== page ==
Deflategate II: air quality and the big game
Gearing up for the big game? If you’re hosting a party, perhaps the last thing on your mind are the contaminants your excited guests are likely to bring with them. But the fact is your visitors may arrive with more than happy vibes and a few cases of beer. They also can be the bearers of various contaminants that cause indoor air pollution.
Forewarned is forearmed, as they say. Here’s a look at just how your friends might unwittingly introduce pollutants into your air and what to do about it.
Whether your guests prefer comfortable sneakers or the latest fashion in booties, their foot garb is sure to carry a largely invisible army of contaminants into your home. Researchers at the University of Arizona recently found an average of 421,000 bacteria with nine different strains on the outside of shoes. That included E. coli, a particularly vicious critter, which can cause everything from diarrhea to meningitis. Another big problem: pesticides. They can remain on shoes long after the wearer traipsed across a recently sprayed lawn. Pro tip: Adopt a no-shoe policy at your party and make it part of the fun with team socks.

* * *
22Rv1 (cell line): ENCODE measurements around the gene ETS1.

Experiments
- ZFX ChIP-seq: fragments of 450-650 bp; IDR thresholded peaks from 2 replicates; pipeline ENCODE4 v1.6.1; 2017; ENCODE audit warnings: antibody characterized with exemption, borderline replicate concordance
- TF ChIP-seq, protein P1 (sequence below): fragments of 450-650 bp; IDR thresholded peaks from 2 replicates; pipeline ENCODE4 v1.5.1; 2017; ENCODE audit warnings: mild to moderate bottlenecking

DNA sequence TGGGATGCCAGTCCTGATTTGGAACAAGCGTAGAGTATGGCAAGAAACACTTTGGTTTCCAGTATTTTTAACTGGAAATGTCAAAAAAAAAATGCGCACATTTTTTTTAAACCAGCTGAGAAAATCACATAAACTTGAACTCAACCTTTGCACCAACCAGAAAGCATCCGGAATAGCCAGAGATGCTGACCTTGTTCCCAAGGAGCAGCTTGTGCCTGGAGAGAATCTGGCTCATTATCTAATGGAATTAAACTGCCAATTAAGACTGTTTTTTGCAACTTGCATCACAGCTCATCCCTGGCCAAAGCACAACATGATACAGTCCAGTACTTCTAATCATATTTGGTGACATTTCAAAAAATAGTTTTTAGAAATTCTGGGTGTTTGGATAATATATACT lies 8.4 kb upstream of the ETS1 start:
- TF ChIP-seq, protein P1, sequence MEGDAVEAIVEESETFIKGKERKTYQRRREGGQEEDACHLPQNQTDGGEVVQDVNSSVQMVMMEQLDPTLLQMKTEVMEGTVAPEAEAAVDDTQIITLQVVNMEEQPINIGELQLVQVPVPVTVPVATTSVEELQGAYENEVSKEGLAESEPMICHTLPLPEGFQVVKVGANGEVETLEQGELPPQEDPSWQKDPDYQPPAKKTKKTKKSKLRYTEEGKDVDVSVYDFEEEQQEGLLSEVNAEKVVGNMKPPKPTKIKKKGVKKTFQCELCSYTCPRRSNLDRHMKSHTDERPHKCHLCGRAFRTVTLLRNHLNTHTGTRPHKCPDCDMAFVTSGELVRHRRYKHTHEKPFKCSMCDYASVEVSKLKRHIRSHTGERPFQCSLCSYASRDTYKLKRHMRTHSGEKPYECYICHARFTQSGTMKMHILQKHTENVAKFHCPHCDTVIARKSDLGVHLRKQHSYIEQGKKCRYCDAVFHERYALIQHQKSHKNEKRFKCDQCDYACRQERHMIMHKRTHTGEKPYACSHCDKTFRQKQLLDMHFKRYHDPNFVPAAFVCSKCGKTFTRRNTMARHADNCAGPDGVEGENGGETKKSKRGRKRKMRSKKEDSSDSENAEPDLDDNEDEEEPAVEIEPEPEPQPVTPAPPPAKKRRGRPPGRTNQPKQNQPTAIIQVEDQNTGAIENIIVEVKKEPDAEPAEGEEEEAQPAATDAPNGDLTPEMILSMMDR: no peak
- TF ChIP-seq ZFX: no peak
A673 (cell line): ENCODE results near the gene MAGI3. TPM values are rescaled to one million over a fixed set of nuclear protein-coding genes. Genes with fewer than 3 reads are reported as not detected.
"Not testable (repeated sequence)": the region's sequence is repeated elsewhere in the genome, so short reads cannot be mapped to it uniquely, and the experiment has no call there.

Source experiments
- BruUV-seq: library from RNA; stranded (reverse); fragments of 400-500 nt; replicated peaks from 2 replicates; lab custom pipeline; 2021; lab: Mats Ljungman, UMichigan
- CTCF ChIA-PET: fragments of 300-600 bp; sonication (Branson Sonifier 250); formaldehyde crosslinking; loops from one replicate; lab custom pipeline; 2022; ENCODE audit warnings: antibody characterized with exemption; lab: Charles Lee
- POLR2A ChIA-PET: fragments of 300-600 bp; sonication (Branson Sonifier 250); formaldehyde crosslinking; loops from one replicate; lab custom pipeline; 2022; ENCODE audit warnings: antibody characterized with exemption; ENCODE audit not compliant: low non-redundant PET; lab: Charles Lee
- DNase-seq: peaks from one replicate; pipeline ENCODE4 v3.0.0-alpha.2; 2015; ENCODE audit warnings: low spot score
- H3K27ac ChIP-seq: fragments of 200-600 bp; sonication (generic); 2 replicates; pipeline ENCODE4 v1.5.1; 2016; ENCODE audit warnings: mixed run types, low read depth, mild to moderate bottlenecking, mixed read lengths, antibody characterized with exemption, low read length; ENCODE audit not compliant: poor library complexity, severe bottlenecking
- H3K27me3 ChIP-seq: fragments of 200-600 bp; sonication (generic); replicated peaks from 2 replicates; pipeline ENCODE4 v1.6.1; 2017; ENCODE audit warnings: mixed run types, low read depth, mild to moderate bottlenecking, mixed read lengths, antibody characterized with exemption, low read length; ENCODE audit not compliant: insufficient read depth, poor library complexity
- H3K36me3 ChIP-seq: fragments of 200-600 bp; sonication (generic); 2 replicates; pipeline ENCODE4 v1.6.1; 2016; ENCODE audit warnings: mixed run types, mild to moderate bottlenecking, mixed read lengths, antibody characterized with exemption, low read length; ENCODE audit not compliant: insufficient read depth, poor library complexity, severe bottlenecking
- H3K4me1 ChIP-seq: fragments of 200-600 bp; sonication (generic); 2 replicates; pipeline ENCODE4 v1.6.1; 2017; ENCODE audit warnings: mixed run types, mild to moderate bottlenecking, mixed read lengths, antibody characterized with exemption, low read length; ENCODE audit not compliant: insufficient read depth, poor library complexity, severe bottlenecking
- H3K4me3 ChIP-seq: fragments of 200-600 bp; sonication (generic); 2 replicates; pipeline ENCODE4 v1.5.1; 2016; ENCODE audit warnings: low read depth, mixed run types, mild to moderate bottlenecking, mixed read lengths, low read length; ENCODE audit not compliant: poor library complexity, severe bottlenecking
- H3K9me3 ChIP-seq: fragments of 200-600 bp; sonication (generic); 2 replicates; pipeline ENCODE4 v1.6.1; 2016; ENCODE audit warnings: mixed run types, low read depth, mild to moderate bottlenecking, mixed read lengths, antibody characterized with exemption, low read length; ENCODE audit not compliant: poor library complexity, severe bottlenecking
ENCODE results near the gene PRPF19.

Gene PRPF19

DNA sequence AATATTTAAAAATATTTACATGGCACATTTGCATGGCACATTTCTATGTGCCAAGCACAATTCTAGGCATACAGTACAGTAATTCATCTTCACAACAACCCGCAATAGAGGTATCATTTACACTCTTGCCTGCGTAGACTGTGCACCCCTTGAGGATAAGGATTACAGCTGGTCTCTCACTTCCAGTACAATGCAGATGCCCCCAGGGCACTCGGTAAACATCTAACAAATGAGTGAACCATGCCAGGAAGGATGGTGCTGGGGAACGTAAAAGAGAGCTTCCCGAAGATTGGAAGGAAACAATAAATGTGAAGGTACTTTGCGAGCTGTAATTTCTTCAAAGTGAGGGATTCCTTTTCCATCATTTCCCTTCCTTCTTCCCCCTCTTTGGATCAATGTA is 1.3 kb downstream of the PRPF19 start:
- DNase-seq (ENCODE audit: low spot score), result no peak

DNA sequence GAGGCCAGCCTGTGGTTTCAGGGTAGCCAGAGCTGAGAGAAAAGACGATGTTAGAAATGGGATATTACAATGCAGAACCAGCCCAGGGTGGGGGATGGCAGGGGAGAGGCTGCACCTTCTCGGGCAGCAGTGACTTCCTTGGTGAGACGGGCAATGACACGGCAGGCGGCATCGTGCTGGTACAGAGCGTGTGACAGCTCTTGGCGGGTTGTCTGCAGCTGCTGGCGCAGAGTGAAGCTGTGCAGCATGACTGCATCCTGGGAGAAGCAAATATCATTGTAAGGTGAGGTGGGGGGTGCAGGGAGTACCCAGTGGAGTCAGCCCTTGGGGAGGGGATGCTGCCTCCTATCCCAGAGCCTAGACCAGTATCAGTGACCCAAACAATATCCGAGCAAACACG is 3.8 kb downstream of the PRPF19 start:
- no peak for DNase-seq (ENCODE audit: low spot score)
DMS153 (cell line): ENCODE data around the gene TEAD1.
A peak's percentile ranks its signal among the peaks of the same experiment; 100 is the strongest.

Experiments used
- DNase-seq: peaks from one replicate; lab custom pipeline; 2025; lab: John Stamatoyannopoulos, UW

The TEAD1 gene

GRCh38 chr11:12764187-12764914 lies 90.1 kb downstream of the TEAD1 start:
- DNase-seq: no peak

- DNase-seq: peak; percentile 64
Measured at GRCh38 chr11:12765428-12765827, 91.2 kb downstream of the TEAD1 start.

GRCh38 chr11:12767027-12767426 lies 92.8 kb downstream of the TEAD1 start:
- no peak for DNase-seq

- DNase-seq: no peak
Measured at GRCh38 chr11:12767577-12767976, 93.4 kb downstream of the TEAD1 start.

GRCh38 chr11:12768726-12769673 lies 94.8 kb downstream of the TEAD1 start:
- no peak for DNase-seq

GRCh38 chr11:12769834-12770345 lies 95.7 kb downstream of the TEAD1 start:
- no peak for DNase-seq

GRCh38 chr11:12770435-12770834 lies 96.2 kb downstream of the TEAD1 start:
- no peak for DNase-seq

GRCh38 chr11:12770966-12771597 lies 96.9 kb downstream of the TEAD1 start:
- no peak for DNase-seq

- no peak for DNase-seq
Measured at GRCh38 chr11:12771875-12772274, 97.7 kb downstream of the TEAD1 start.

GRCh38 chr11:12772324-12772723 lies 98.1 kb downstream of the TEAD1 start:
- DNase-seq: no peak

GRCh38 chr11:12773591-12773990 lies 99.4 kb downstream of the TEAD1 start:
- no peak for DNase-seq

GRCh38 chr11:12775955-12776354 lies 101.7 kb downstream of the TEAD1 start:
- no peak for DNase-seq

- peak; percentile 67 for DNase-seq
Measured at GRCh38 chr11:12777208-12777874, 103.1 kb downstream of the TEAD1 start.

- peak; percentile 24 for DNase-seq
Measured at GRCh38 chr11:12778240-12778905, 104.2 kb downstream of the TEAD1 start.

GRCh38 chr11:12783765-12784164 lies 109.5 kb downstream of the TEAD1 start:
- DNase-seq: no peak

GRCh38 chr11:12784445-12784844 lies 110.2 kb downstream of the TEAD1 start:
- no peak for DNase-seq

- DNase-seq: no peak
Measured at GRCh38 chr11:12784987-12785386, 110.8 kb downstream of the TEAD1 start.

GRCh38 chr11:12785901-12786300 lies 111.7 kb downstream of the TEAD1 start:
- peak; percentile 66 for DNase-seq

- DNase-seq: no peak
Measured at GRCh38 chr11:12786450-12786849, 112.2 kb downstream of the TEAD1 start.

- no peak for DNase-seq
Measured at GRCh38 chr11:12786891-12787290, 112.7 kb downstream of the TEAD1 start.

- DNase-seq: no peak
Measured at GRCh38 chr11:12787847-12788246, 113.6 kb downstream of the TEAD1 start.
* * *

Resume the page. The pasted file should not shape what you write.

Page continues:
Coats and bags
Is your most fervent football fan friend also messy? Or are you unsure how tidy your guests are in their own abodes? Unless they’re clean freaks, it’s likely their home environments are filled with potentially harmful contaminants, from fine glass dust and fiberglass to lead dust, that also collect on their clothing, coats, bags and other items they bring with them.
Do your friends have tchotchkes they haul out from the attic once a year and invariably bring with them? Those foam fingers may add to the festive atmosphere, but they have likely collected a lot of dust and microscopic mold since the last big game.